And again, going back to, "Is the interviewing process reflective of the work environment?" And treating it as a test ideally is not reflective of the work environment.
You make a great distinction between someone who can interview well versus someone who is a good employee. Some people do perceive interviewing as a side job and at some companies, it’s treated that way. It sounds like it's built into the culture at The Zebra.
Yes. And you're totally right that it has to be a company-wide thing for people to view it as part of the job and not a thing that detracts from the job. We had an amazing recruiting team. Our whole team of recruiters was very inclusion-focused and super empathetic. It was important to them to have a good process. It was great being able to work with them and make that a priority for my hiring process as well.
There’s a cultural and mindset shift needed to make these changes. How did you get folks on board?
It was really just having those conversations and explaining my framing. Showing the work of why I didn't see it as a testing situation, and why I wanted it to be a collaborative relationship-building conversation. Instead of just throwing it out like, "Here's what we're doing." It's like, "Here's what we're doing, and here's why we're doing it." It took some conversations. And not everyone changed their view to agreeing with me, which is totally fine. But they still participated in the process that I was setting and went into it with good intentions, which I think is important. That ability to say, "I don't agree with this. But at the end of the day, as hiring managers, it's your process, and I'll go into it with good faith," I think made a big difference.
That's interesting too. Not everybody changed their mind and they decided, "I'm going to disagree and commit. I'm going to move forward with this."
Yes. I love it because I think “disagree and commit” sometimes gets misused a little bit. Some people think that it means you can keep disagreeing the whole time that you're doing the thing. And it's like, No, it means you've shared your opinion. It's been heard, and a decision got made. So you're putting all your efforts into that decision, and not continually trying to pull it back. It made a big difference that people went in with that ability to separate their opinion from the process that they were using. It was super helpful.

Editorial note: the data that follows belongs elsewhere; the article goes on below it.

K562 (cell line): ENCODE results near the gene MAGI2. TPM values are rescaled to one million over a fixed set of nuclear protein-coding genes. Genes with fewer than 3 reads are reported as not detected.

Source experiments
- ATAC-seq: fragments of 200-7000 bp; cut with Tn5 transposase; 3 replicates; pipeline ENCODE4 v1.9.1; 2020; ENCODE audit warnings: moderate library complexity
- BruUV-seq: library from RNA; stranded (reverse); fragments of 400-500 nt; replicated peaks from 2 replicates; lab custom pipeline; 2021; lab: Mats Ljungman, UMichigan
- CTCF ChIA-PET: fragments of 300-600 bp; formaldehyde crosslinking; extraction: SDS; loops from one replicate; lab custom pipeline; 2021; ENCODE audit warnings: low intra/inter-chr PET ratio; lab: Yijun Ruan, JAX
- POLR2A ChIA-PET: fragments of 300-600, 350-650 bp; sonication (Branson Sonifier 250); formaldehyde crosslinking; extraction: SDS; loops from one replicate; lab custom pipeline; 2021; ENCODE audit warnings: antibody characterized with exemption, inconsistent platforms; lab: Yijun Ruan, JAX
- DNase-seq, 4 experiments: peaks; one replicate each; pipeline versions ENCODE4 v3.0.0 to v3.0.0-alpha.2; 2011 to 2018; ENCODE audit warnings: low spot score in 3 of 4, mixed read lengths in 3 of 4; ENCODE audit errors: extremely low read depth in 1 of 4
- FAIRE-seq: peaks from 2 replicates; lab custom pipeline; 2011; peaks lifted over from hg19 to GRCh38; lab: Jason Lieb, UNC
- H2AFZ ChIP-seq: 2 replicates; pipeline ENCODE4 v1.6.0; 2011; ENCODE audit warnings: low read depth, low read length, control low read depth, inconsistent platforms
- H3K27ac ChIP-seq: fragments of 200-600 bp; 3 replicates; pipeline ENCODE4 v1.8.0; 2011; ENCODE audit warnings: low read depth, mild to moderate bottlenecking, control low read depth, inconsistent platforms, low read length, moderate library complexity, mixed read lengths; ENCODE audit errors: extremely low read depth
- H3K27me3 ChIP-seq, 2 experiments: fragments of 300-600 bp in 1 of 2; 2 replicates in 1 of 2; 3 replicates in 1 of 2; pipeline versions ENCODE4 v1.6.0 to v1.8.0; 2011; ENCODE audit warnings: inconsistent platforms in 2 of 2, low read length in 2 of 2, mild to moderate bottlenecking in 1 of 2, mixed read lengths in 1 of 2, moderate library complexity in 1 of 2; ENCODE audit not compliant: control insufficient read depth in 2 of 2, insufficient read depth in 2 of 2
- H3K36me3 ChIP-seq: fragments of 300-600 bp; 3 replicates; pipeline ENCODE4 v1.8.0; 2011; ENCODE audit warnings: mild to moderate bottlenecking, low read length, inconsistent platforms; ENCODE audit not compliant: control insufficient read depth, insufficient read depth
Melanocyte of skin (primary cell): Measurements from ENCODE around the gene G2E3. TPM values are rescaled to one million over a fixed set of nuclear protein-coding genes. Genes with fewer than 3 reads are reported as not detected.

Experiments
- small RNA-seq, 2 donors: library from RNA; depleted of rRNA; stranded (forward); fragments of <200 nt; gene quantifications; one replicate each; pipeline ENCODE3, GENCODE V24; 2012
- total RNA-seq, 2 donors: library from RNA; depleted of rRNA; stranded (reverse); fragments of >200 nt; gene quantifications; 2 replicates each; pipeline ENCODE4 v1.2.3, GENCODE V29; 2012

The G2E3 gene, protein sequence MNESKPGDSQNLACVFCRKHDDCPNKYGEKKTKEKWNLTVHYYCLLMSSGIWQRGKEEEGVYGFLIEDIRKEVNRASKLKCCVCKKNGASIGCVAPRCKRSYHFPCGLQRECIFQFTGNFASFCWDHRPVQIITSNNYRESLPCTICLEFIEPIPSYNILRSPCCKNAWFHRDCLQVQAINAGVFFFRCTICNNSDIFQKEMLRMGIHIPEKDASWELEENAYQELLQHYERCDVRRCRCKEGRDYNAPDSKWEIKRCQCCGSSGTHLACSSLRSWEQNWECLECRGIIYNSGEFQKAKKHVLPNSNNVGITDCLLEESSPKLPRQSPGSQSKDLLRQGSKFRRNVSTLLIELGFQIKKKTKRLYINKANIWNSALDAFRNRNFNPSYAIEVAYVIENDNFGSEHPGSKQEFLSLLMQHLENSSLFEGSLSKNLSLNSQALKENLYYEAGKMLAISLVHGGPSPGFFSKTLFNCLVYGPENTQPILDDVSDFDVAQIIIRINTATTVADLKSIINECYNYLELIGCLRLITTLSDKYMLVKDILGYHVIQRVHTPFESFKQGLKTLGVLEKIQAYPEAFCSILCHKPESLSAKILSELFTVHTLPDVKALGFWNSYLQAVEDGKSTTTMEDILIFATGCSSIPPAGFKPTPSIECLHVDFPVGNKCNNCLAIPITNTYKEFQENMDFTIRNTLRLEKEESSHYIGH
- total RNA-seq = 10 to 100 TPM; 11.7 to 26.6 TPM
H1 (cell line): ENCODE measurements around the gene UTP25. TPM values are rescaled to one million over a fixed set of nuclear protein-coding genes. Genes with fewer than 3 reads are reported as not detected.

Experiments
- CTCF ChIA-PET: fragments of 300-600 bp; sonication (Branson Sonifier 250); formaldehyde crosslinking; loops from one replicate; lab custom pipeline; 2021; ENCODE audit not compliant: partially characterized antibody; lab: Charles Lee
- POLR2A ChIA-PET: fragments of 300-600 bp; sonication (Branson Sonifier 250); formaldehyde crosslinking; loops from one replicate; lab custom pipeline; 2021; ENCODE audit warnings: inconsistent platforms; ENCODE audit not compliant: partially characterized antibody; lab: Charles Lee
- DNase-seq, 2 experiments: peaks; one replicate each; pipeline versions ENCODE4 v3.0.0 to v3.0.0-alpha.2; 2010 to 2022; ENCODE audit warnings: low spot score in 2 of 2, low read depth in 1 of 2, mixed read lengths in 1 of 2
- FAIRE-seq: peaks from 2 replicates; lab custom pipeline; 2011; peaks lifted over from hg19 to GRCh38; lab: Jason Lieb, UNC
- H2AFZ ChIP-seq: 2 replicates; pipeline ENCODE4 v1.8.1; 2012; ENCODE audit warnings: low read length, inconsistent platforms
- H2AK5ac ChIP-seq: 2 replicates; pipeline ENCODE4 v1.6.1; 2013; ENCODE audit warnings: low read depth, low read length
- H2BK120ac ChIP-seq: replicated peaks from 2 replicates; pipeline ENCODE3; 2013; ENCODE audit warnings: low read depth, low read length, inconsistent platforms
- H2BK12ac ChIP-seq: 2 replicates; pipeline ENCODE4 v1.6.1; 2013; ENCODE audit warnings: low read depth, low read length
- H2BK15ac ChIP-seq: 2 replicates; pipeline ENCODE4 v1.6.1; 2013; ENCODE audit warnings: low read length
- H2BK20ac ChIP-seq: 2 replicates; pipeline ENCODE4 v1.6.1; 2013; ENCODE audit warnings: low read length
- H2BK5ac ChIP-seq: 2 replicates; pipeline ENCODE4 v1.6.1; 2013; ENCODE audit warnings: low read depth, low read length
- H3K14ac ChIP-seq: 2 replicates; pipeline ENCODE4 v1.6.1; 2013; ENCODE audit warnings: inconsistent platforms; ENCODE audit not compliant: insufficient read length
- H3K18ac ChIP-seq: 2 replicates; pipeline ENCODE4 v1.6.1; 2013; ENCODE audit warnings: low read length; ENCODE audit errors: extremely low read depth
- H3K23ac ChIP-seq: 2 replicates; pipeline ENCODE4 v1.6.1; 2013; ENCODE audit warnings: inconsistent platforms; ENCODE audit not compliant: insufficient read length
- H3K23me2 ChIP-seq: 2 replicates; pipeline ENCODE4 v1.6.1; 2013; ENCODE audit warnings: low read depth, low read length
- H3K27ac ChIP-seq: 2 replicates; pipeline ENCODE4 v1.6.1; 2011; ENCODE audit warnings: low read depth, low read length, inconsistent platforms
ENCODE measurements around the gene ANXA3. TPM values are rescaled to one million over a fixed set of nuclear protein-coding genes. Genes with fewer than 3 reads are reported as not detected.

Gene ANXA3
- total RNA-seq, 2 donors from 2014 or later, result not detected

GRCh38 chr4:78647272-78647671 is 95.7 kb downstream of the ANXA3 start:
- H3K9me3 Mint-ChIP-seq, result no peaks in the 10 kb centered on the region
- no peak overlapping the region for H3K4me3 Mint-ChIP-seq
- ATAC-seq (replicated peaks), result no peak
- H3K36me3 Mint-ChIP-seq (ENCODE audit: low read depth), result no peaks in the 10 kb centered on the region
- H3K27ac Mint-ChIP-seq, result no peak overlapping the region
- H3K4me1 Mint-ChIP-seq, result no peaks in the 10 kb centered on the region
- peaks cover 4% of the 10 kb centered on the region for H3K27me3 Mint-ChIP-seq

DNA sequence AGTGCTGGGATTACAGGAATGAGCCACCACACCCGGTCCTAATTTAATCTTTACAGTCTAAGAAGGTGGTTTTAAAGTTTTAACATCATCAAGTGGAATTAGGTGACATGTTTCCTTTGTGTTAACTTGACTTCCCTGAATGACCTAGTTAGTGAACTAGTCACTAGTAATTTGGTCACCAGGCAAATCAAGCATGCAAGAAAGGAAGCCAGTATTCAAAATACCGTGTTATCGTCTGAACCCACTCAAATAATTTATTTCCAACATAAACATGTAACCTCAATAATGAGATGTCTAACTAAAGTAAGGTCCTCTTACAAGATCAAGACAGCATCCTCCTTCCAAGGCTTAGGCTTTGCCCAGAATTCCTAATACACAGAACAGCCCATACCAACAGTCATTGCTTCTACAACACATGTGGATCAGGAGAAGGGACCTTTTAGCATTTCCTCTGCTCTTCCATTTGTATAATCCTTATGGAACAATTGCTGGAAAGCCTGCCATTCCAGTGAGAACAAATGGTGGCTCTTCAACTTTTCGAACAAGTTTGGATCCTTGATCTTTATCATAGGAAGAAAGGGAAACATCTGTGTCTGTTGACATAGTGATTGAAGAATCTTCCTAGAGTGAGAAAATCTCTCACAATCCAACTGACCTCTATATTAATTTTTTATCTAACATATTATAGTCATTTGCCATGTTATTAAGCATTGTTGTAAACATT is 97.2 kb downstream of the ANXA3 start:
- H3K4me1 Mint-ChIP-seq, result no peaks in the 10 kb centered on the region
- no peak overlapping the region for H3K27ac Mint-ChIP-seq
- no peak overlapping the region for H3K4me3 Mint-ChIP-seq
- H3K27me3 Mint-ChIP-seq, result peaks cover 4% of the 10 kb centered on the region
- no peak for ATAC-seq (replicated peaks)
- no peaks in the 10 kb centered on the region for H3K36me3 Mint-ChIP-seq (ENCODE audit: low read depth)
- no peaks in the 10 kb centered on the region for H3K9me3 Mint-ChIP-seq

I can see the influence of being a teacher. The way you think about how people process information and the way they go through stressful events. It reminds me of school where some might understand the information but don’t test well. Is there similar learning there for you around the people who interview well versus people who might be the right employee?
Yeah, exactly. Some kids know how to learn, they know how to process things. They're learning about things. They're reading. But under the stress of “pass or fail”, they just can't. Fight or flight kicks in, the brain shuts down. It just feels terrible. I sort of joke that as adults we don't really change that much. We're all just taller four-year-olds with bills to pay. A lot of the same approach to people and thinking about people applies whether it's a four-year-old, whether it's a 40-year-old. How you allow people to process, how you give context, how you carry out change management — all those things don't change all that much! The situations you're applying them to look different, but the actual approaches are often very similar.
The people who weren't able to shift their mindset but went forward anyway, were there patterns you noticed?
Yeah. It was really around the purpose of an interview. The view is that it’s a test, to separate out good people and bad people. The ones who fail are bad candidates, or the ones who pass are good candidates. Then there were a couple of other concerns. My manager was concerned about false positives around how candidates communicate. So if they prep, they might seem like they're better at communicating than if they didn't have time to prep. I understand the perspective, but it's not one that I agree with - no one's getting a pop quiz at work. If you're asking them questions, they might know the answer already and they'll give it to you or they might go, "I don't know, let me go look that up, and then we can talk about it." So it was just, again, the approach to why are we doing interviews? What outcomes do we want? It really came down to how people view the purpose of interviewing and what they think it's for.
That makes sense. How was it persuading your manager and getting them on board with where you want to go?
Pretty easy. I just said, "Hey, here's the thing I want to try." He didn't necessarily agree with all of it, but we had a lot of trust. So he gave me the freedom to implement it and see how it worked out.